But over the last year, as SEPTA began to roll out its new payment technology and allow riders to buy “quick trips” with a credit or debit card, and especially since SEPTA Wallet has come into use, things have begun to change for the better. Lately I have been able to load my SEPTA Wallet from the comfort of my own home, then walk outside and get on the train or bus of my choice. This has improved my life in small but meaningful ways. It has put a pep in my colleague Dan McQuade’s step too. I know we aren’t alone. Now, if I find that I’m in an angry mood before I even get to work, it’s only because I chose to look at Twitter and not because the city’s transit system is inexplicably stuck in a different century. Read more »

State Rejects Philly’s Bid to Expand Tax-Free Zones to Logan Triangle, West Philly

Development projects are planned for Logan Triangle (L) and the former University City High School (R).

Development projects are planned for Logan Triangle (L) and the former University City High School (R).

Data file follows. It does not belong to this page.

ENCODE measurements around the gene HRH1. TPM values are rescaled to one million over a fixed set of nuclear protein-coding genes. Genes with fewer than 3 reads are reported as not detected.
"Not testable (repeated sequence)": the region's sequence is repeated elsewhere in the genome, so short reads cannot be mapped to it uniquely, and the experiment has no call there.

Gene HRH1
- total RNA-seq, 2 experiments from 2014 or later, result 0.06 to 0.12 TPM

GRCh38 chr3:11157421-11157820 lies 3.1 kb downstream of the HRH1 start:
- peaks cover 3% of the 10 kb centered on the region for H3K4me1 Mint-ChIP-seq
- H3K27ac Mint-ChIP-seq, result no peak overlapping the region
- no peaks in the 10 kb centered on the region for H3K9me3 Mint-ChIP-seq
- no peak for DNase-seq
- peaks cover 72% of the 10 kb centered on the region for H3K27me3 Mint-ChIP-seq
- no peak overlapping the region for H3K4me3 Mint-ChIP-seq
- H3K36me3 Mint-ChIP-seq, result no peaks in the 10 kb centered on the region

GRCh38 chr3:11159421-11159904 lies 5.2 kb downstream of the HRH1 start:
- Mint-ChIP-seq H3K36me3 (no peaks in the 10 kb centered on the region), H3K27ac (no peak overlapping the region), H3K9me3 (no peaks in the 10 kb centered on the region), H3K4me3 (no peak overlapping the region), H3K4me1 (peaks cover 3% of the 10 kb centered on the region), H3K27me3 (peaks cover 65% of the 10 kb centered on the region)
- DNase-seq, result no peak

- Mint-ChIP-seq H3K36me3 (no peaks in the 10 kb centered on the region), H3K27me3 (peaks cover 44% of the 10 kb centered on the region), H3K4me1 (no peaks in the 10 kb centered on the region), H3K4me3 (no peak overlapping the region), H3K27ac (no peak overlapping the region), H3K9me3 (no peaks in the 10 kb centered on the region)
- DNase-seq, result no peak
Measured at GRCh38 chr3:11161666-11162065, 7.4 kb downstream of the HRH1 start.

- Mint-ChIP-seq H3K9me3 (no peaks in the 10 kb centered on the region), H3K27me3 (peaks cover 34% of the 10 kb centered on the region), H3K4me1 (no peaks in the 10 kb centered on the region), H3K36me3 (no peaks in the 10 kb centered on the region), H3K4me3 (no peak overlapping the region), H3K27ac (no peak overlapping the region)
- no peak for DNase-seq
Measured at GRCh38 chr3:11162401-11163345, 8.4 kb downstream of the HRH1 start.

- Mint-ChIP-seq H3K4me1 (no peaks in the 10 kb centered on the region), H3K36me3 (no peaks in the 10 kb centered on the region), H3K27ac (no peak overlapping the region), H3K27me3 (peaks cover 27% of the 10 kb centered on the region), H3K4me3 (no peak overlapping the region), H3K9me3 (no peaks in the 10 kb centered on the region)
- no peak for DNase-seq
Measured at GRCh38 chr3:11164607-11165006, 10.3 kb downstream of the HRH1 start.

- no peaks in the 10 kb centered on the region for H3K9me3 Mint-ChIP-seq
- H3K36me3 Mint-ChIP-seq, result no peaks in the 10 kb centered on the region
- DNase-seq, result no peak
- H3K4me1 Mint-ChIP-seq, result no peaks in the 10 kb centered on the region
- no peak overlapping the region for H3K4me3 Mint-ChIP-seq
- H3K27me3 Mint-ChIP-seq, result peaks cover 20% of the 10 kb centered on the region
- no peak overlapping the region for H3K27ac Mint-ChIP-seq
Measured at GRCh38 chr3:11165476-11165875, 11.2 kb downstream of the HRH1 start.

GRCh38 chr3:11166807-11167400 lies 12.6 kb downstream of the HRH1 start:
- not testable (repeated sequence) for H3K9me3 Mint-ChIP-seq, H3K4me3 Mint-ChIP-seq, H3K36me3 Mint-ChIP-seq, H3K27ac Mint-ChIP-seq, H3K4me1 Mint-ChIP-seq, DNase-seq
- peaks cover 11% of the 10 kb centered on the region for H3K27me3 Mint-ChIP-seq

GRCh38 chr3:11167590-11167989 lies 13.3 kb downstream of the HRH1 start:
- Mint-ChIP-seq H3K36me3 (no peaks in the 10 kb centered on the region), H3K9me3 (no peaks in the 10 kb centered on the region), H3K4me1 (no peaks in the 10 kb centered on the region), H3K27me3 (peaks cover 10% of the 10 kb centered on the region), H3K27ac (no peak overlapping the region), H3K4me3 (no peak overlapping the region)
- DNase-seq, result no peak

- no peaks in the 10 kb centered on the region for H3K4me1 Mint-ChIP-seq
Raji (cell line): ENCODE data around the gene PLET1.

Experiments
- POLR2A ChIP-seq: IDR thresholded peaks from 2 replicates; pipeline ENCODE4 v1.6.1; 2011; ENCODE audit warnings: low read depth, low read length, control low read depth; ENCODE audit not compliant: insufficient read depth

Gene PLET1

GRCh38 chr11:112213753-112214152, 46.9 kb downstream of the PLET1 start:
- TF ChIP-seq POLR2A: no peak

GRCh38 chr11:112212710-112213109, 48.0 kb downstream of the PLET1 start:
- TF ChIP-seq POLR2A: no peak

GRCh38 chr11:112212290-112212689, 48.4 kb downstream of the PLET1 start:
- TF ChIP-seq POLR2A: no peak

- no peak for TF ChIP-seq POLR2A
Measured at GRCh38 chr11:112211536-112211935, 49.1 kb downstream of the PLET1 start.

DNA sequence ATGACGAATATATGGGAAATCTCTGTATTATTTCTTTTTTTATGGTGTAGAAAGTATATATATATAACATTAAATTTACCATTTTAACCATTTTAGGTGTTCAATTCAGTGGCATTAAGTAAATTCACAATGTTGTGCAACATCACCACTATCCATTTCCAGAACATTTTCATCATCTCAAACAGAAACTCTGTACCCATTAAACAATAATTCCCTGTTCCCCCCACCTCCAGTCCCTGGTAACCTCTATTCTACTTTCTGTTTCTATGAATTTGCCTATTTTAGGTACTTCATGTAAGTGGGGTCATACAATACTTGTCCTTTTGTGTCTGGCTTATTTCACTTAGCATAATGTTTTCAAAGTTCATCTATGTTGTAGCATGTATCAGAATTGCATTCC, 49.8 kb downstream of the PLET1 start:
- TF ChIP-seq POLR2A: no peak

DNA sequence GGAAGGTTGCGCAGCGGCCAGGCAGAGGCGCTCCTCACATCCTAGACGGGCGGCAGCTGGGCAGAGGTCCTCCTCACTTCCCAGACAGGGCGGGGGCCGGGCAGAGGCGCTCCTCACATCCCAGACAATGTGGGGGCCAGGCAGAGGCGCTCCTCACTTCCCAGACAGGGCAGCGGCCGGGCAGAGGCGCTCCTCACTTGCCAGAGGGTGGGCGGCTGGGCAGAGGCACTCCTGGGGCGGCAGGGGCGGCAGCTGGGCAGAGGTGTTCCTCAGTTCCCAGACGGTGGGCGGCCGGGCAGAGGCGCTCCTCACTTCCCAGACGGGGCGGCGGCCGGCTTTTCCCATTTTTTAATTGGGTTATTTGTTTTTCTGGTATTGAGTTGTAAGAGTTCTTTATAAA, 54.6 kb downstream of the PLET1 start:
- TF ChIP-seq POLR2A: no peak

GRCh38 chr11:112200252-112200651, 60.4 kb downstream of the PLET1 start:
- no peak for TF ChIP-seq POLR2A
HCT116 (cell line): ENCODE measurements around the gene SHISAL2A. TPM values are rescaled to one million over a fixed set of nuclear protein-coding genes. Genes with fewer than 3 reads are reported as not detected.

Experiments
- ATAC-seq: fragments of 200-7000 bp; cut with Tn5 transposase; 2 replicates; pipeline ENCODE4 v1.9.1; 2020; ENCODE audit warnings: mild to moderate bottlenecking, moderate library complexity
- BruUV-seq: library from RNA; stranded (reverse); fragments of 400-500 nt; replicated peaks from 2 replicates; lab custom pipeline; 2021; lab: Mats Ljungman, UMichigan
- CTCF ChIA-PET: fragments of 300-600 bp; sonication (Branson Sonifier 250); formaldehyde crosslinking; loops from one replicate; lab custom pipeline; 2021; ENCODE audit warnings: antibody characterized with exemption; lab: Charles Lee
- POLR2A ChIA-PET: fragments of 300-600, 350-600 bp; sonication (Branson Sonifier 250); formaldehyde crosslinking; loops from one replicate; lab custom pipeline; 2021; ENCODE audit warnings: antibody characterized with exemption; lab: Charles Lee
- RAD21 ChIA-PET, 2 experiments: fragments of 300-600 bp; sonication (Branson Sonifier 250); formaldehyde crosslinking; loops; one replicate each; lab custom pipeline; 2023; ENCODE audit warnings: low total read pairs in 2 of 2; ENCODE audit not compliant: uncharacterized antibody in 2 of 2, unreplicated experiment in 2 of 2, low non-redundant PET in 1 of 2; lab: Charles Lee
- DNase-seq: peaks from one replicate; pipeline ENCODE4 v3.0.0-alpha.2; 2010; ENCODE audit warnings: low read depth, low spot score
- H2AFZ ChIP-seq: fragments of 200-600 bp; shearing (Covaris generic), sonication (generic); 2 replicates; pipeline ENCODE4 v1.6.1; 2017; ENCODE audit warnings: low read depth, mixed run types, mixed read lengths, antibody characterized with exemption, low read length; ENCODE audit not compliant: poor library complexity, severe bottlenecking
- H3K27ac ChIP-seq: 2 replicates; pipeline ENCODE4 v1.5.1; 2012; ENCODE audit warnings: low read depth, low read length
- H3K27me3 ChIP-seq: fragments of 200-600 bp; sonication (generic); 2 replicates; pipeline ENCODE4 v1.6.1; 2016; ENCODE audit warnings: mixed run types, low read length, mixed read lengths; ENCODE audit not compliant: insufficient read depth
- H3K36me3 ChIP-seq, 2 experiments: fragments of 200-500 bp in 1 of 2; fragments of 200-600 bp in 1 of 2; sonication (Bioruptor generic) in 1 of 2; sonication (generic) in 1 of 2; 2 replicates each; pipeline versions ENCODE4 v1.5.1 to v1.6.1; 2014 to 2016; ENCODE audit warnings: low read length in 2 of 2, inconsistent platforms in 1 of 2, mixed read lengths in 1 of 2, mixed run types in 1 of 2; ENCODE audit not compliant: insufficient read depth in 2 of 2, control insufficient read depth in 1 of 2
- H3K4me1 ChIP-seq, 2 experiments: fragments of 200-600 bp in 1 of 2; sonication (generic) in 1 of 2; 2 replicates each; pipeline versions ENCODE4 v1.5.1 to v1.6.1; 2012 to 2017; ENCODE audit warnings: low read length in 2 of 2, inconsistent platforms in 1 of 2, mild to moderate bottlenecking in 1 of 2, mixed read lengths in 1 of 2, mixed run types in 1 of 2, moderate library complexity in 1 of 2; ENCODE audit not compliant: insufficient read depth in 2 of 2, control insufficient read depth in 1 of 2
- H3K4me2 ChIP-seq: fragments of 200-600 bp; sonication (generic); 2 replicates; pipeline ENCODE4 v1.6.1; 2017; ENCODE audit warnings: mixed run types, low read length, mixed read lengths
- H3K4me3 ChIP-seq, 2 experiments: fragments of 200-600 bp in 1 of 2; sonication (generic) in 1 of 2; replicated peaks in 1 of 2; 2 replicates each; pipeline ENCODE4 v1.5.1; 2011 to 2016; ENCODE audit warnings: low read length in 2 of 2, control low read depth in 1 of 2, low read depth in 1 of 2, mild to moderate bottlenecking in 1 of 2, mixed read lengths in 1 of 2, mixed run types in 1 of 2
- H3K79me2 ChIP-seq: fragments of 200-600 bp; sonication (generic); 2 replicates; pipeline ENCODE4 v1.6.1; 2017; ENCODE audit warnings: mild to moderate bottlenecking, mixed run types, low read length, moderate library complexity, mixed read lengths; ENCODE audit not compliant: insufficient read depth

Over the summer, as the dust began to settle on another Pennsylvania budget negotiation, officials in Philadelphia’s Commerce Department realized that the state had opened the door for an expansion of Keystone Opportunity Zones, a program that’s meant to encourage investment in vacant and blighted areas by waiving certain state and local taxes. Read more »

Why Do Philly Socialists See an Opportunity in the Age of Trump?

Bernie Sanders supporters protest at City Hall during the DNC on July 28, 2016. Photo: John Minchillo/AP

Bernie Sanders supporters protest at City Hall during the DNC on July 28, 2016. Photo: John Minchillo/AP